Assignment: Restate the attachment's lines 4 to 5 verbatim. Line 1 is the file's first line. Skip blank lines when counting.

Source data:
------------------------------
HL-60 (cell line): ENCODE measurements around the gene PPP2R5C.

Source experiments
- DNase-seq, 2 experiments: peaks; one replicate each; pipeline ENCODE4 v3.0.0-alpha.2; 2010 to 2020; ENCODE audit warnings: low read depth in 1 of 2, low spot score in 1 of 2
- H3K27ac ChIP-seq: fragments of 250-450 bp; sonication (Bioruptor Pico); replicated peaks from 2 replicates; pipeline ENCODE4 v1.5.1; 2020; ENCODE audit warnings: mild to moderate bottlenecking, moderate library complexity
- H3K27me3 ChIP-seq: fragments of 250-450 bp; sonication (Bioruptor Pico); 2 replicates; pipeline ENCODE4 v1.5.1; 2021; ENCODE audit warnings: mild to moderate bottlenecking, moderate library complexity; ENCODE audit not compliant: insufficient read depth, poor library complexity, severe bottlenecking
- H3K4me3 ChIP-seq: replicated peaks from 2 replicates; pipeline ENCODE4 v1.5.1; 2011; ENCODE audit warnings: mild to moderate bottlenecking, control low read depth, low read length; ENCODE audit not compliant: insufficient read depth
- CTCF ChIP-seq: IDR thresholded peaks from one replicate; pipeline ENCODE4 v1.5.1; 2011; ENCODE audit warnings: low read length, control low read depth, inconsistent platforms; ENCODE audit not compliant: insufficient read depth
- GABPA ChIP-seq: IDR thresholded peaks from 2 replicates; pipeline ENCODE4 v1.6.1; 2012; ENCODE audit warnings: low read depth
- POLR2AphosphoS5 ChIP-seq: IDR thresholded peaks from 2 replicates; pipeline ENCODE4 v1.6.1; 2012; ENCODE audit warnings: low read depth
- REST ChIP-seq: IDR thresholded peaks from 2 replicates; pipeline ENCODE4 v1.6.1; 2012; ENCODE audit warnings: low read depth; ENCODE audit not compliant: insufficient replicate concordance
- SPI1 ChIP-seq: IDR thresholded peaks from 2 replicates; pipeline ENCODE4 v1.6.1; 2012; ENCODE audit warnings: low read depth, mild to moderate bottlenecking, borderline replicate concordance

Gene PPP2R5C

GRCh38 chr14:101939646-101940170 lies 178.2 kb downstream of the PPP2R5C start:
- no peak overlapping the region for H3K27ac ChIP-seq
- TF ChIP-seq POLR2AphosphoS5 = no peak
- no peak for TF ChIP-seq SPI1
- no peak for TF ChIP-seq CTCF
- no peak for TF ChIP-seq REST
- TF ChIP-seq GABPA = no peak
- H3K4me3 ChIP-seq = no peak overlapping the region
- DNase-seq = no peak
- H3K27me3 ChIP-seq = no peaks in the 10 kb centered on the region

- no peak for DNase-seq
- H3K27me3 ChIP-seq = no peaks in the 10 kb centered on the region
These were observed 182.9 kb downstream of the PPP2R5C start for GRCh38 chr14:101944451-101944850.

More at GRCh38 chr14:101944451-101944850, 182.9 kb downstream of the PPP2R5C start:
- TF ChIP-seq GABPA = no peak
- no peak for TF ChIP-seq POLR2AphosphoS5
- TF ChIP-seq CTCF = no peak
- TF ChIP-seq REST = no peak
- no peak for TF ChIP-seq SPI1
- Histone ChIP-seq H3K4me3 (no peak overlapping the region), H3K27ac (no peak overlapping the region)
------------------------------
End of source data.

- H3K27ac ChIP-seq: fragments of 250-450 bp; sonication (Bioruptor Pico); replicated peaks from 2 replicates; pipeline ENCODE4 v1.5.1; 2020; ENCODE audit warnings: mild to moderate bottlenecking, moderate library complexity
- H3K27me3 ChIP-seq: fragments of 250-450 bp; sonication (Bioruptor Pico); 2 replicates; pipeline ENCODE4 v1.5.1; 2021; ENCODE audit warnings: mild to moderate bottlenecking, moderate library complexity; ENCODE audit not compliant: insufficient read depth, poor library complexity, severe bottlenecking